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JAMA. 2010 Oct 13;304(14):1576-83. doi: 10.1001/jama.2010.1427.

Buprenorphine implants for treatment of opioid dependence: a randomized controlled trial.

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  • 1Department of Psychiatry and Biobehavioral Sciences, University of California, Los Angeles, USA.



Limitations of existing pharmacological treatments for opioid dependence include low adherence, medication diversion, and emergence of withdrawal symptoms.


To determine the efficacy of buprenorphine implants that provide a low, steady level of buprenorphine over 6 months for the treatment of opioid dependence.


A randomized, placebo-controlled, 6-month trial conducted at 18 sites in the United States between April 2007 and June 2008. One hundred sixty-three adults, aged 18 to 65 years, diagnosed with opioid dependence. One hundred eight were randomized to receive buprenorphine implants and 55 to receive placebo implants.


After induction with sublingual buprenorphine-naloxone tablets, patients received either 4 buprenorphine implants (80 mg per implant) or 4 placebo implants. A fifth implant was available if a threshold for rescue use of sublingual buprenorphine-naloxone treatment was exceeded. Standardized individual drug counseling was provided to all patients.


The percentage of urine samples negative for illicit opioids for weeks 1 through 16 and for weeks 17 through 24.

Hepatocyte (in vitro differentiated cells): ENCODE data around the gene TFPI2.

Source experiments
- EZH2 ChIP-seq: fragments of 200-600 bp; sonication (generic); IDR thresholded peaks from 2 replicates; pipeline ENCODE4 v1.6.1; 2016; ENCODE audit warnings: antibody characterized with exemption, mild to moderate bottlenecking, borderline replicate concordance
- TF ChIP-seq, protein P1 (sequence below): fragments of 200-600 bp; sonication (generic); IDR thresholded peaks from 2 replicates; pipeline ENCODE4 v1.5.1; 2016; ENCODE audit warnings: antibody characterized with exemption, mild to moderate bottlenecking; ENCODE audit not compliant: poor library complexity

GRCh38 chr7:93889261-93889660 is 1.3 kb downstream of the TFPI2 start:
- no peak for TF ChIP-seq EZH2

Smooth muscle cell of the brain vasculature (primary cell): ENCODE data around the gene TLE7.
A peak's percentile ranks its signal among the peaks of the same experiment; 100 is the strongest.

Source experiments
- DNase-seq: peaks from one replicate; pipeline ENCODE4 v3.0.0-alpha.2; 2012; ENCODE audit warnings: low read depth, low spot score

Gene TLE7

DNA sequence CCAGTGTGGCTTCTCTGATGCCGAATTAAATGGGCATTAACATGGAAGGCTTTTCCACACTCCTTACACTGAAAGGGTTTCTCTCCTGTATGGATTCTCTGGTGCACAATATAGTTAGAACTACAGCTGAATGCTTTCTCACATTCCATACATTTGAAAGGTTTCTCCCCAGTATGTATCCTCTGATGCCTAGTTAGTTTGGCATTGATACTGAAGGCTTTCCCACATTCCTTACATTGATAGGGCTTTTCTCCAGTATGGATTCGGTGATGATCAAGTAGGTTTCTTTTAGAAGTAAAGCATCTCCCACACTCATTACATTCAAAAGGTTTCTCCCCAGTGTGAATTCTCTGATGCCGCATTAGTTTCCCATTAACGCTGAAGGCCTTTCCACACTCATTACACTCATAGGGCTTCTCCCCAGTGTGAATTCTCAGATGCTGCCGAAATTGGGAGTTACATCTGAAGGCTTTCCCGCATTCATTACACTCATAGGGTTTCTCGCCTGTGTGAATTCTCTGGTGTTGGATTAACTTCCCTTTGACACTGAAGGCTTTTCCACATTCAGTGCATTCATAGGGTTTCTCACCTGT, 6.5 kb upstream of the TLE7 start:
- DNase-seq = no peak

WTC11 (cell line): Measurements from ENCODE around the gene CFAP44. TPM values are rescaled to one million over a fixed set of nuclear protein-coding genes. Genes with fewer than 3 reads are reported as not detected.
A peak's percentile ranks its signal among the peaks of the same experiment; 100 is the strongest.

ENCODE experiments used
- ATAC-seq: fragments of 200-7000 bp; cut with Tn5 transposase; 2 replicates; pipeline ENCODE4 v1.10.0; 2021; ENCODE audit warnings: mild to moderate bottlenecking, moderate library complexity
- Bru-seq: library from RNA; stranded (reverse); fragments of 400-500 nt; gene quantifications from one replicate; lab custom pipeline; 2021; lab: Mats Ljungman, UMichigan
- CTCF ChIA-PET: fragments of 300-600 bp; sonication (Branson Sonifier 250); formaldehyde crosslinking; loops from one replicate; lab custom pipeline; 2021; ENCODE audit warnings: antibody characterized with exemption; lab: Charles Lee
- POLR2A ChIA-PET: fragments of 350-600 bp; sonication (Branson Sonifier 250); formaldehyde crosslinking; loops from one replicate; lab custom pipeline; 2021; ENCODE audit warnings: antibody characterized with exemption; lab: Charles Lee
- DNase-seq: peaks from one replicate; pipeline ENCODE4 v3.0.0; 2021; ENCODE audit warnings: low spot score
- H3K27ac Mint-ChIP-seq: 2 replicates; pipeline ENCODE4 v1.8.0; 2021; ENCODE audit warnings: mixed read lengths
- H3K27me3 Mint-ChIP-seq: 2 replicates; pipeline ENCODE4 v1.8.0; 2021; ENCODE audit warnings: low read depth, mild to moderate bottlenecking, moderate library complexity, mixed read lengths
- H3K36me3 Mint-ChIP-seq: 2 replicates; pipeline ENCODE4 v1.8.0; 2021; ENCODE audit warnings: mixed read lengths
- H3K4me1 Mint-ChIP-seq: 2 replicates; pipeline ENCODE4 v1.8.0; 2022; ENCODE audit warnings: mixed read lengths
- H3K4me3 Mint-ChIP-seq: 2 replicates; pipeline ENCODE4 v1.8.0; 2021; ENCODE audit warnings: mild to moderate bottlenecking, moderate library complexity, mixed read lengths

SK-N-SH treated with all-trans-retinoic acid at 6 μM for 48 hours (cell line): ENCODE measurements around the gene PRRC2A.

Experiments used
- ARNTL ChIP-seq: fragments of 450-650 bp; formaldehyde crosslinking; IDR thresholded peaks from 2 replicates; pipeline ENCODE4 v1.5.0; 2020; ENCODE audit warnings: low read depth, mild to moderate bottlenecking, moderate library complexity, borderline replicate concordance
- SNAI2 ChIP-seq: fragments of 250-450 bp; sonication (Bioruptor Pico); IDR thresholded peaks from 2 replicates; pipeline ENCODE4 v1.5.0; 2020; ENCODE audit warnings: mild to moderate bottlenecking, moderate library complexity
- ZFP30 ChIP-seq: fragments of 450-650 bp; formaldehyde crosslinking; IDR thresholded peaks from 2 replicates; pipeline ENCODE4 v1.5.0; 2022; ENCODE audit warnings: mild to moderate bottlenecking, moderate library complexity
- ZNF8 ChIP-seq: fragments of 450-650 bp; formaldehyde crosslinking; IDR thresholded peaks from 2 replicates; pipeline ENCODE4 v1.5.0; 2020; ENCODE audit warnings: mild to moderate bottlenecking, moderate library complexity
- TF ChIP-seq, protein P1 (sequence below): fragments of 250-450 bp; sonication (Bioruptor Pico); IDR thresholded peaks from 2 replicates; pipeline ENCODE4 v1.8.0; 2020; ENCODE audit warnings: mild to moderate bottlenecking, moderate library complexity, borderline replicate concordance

The buprenorphine implant group had significantly more urine samples negative for illicit opioids during weeks 1 through 16 (P = .04). Patients with buprenorphine implants had a mean percentage of urine samples that tested negative for illicit opioids across weeks 1 through 16 of 40.4% (95% confidence interval [CI], 34.2%-46.7%) and a median of 40.7%; whereas those in the placebo group had a mean of 28.3% (95% CI, 20.3%-36.3%) and a median of 20.8%. A total of 71 of 108 patients (65.7%) who received buprenorphine implants completed the study vs 17 of 55 (30.9%) who received placebo implants (P < .001). Those who received buprenorphine implants also had fewer clinician-rated (P <.001) and patient-rated (P = .004) withdrawal symptoms, had lower patient ratings of craving (P <.001), and experienced a greater change on clinician global ratings of severity of opioid dependence (P<.001) and on the clinician global ratings of improvement (P < .001) than those who received placebo implants. Minor implant site reactions were the most common adverse events: 61 patients (56.5%) in the buprenorphine group and 29 (52.7%) in the placebo group.


Among persons with opioid dependence, the use of buprenorphine implants compared with placebo resulted in less opioid use over 16 weeks as assessed by urine samples.

TRIAL REGISTRATION: Identifier: NCT00447564.

[PubMed - indexed for MEDLINE]
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